The term "nickel-chromium alloy" as used herein and in the appended claims broadly describes alloy compositions and associated physical properties as set out in Metals Handbook, 8th Edition, Vol. 1, ASM (1961), pages 620-625. These nickel-chromium alloys are well-known for having heat resistant and corrosion resistant properties and are primarily useful in the manufacture of electric resistant heating elements, however, have other uses which include thermocouple sheaths, tensile-test grips, and various other types of furnace hardware.

In general, the nickel-chromium alloy of my invention contains a sufficient amount of cobalt to effect a change in the coating morphology when the alloy is aluminized. These alloys can be manufactured by conventional melting and casting techniques, including the nickel-chromium alloy manufacturing techniques disclosed in the Metals Handbook cited above. The general composition of the alloys contain 10-30% chromium, 2-20% cobalt, 0-2.5% manganese, 0-1.5% silicon, 0.-1.0% iron, 0-0.25% carbon, 0-0.1% sulfur, and balance nickel, with a generally preferred composition containing at least 5% cobalt.

A presently preferred nickel-chromium alloy contains, on a weight basis, 19-21% chromium, 4-6% cobalt, 0-2.5% manganese, 0-1.5% silicon, 0-1.0% iron, 0-0.25% carbon, 0-0.01% sulfur, and the balance being essentially nickel.

Also included in my invention are oxide dispersion strengthened nickel-chromium alloys such a TD NiCr. These dispersion strengthened class of alloys include compositions consisting essentially of 10-30% chromium, 2-20% cobalt, 0-2.5% manganese, 0-1.5% silicon, 0-1.0% iron, 0-0.25% carbon, 0-0.01% sulfur, the balance being nickel subject to the proviso that the alloy contain a dispersed phase of 2-3 volume percent of thoria, with the peferred composition containing at least 5% cobalt and 2% by volume ThO2.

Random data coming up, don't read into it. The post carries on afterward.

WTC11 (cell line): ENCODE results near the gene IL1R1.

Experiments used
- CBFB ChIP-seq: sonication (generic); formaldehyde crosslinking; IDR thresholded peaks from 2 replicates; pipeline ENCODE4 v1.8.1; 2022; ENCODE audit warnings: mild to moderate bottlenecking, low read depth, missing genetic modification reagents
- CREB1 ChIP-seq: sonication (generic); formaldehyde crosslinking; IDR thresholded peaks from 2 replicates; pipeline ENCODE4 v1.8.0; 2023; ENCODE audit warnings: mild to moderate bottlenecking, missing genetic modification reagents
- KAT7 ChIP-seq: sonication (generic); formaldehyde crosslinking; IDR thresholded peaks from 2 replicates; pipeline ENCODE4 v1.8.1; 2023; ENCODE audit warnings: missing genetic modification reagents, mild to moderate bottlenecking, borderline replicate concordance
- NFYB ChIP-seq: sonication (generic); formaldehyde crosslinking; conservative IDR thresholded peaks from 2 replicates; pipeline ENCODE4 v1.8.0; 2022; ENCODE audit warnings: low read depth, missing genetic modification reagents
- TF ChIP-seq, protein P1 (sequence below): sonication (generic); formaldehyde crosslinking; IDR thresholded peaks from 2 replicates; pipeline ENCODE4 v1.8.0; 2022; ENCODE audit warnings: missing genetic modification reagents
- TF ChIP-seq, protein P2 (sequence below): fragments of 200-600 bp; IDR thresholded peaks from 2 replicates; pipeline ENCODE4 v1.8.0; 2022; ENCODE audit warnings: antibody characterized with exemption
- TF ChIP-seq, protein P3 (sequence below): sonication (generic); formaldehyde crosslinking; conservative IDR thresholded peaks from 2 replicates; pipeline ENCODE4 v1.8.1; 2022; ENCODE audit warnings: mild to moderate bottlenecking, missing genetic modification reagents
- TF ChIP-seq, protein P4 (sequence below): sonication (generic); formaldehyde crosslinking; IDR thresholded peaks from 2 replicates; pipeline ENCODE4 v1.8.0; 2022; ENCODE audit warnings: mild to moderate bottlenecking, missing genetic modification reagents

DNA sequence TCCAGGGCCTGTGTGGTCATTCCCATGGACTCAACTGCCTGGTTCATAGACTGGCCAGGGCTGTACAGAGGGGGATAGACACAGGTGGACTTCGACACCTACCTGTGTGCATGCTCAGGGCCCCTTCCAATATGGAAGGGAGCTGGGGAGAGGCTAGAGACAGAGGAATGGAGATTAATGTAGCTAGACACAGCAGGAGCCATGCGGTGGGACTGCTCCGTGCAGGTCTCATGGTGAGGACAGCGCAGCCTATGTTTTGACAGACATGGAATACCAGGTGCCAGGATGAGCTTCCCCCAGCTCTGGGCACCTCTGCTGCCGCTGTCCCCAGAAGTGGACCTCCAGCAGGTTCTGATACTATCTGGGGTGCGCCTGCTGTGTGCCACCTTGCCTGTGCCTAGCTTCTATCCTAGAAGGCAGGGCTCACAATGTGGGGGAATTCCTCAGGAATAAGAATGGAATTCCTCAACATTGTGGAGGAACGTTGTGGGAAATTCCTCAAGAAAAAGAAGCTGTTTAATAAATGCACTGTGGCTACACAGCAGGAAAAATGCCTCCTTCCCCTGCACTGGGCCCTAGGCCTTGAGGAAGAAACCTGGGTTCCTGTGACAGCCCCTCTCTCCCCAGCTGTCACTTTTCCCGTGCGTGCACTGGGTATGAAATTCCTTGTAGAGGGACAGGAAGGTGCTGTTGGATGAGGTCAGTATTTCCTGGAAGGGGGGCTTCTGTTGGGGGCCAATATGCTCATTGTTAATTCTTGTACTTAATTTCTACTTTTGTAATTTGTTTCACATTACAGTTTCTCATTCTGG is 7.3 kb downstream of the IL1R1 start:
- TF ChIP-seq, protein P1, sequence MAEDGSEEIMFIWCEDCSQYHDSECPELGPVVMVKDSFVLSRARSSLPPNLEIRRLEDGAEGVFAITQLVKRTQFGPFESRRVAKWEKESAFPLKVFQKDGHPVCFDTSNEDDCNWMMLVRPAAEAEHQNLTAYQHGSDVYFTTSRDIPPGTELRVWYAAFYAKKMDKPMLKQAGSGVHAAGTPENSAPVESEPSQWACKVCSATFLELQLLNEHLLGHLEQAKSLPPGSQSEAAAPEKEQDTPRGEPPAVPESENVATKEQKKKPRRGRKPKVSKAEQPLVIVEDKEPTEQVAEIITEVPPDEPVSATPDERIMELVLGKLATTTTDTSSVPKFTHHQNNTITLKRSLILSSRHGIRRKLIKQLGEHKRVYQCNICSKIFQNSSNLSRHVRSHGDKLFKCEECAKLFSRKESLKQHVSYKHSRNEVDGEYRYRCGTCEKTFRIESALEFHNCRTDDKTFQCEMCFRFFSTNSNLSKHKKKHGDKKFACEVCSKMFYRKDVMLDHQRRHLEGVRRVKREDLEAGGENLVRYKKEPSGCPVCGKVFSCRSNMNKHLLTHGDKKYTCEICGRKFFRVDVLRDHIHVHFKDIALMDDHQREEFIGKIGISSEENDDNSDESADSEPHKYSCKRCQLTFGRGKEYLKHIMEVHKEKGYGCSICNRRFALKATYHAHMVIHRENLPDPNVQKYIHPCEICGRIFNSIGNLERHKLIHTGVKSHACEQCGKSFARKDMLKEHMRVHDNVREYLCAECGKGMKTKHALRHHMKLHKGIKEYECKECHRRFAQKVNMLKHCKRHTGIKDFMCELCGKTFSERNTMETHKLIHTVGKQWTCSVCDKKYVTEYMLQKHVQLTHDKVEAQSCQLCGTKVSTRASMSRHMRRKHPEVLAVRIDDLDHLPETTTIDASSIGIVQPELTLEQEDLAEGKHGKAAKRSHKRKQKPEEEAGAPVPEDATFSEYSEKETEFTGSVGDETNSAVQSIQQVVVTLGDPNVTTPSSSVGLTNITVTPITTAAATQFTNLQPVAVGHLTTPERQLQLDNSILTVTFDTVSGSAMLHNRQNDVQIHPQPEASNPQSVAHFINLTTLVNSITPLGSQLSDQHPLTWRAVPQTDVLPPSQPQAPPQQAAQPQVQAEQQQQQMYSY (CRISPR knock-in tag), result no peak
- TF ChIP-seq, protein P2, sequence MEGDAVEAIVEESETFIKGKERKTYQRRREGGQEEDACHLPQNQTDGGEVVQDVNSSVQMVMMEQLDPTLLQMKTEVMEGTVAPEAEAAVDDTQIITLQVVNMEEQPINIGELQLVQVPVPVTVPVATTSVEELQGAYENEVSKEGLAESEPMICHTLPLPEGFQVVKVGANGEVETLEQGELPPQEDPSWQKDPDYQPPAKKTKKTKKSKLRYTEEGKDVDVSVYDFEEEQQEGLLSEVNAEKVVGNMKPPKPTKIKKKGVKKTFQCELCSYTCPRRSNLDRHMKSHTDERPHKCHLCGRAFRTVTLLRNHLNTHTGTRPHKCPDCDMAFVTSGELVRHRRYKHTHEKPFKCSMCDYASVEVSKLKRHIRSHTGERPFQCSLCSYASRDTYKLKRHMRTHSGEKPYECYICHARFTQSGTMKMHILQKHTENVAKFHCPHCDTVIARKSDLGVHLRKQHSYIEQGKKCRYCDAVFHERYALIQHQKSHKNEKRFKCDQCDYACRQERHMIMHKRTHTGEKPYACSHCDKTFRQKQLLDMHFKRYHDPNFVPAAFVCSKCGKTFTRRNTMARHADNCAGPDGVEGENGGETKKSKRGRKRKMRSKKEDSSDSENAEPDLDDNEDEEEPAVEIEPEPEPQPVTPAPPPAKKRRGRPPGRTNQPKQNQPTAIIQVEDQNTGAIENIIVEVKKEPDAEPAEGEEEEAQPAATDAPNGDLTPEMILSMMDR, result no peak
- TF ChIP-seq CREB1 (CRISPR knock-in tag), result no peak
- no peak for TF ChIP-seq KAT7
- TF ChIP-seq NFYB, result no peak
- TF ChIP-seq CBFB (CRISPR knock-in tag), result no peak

As noted before, the amount of cobalt incorporated into the nickel-chromium alloy is within the range of from 2% to 20% by weight. Throughout this cobalt compositional range, aluminized nickel-chromium alloys when aluminized as described hereinbelow, exhibit an adherently bonded, pore-free aluminum coating. As cobalt in solid solution is added to a nickel-chromium alloy, it is expected that the hardness of the resulting alloy will increase, thereby making fabrication of the alloy into complex shapes increasingly difficult. Therefore, for any specific application the percent of cobalt in the alloy should be selected on the basis of hardness and workability properties desired.